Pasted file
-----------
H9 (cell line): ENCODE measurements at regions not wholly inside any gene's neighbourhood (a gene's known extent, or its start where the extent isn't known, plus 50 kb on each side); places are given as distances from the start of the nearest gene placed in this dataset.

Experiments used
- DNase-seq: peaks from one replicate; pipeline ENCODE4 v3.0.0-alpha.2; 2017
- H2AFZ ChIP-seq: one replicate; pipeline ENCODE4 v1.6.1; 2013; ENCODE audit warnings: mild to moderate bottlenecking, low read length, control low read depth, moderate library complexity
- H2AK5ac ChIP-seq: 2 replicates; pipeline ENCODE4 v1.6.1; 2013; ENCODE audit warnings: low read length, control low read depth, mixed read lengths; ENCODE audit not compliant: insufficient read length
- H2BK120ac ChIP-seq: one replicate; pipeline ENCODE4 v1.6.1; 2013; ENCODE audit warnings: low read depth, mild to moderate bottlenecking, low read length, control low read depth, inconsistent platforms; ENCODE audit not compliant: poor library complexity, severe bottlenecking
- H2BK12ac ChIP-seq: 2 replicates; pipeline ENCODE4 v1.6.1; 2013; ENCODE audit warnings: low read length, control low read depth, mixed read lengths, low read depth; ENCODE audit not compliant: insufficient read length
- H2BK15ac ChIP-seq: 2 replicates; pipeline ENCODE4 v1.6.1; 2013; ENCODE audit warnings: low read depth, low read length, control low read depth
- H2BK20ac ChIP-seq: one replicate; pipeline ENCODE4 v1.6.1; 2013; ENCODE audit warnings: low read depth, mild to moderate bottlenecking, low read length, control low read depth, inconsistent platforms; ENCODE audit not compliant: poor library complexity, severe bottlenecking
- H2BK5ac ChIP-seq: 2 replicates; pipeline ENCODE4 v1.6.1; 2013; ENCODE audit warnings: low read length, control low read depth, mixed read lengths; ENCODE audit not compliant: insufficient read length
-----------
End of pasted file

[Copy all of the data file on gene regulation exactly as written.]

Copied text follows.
H9 (cell line): ENCODE measurements at regions not wholly inside any gene's neighbourhood (a gene's known extent, or its start where the extent isn't known, plus 50 kb on each side); places are given as distances from the start of the nearest gene placed in this dataset.

Experiments used
- DNase-seq: peaks from one replicate; pipeline ENCODE4 v3.0.0-alpha.2; 2017
- H2AFZ ChIP-seq: one replicate; pipeline ENCODE4 v1.6.1; 2013; ENCODE audit warnings: mild to moderate bottlenecking, low read length, control low read depth, moderate library complexity
- H2AK5ac ChIP-seq: 2 replicates; pipeline ENCODE4 v1.6.1; 2013; ENCODE audit warnings: low read length, control low read depth, mixed read lengths; ENCODE audit not compliant: insufficient read length
- H2BK120ac ChIP-seq: one replicate; pipeline ENCODE4 v1.6.1; 2013; ENCODE audit warnings: low read depth, mild to moderate bottlenecking, low read length, control low read depth, inconsistent platforms; ENCODE audit not compliant: poor library complexity, severe bottlenecking
- H2BK12ac ChIP-seq: 2 replicates; pipeline ENCODE4 v1.6.1; 2013; ENCODE audit warnings: low read length, control low read depth, mixed read lengths, low read depth; ENCODE audit not compliant: insufficient read length
- H2BK15ac ChIP-seq: 2 replicates; pipeline ENCODE4 v1.6.1; 2013; ENCODE audit warnings: low read depth, low read length, control low read depth
- H2BK20ac ChIP-seq: one replicate; pipeline ENCODE4 v1.6.1; 2013; ENCODE audit warnings: low read depth, mild to moderate bottlenecking, low read length, control low read depth, inconsistent platforms; ENCODE audit not compliant: poor library complexity, severe bottlenecking
- H2BK5ac ChIP-seq: 2 replicates; pipeline ENCODE4 v1.6.1; 2013; ENCODE audit warnings: low read length, control low read depth, mixed read lengths; ENCODE audit not compliant: insufficient read length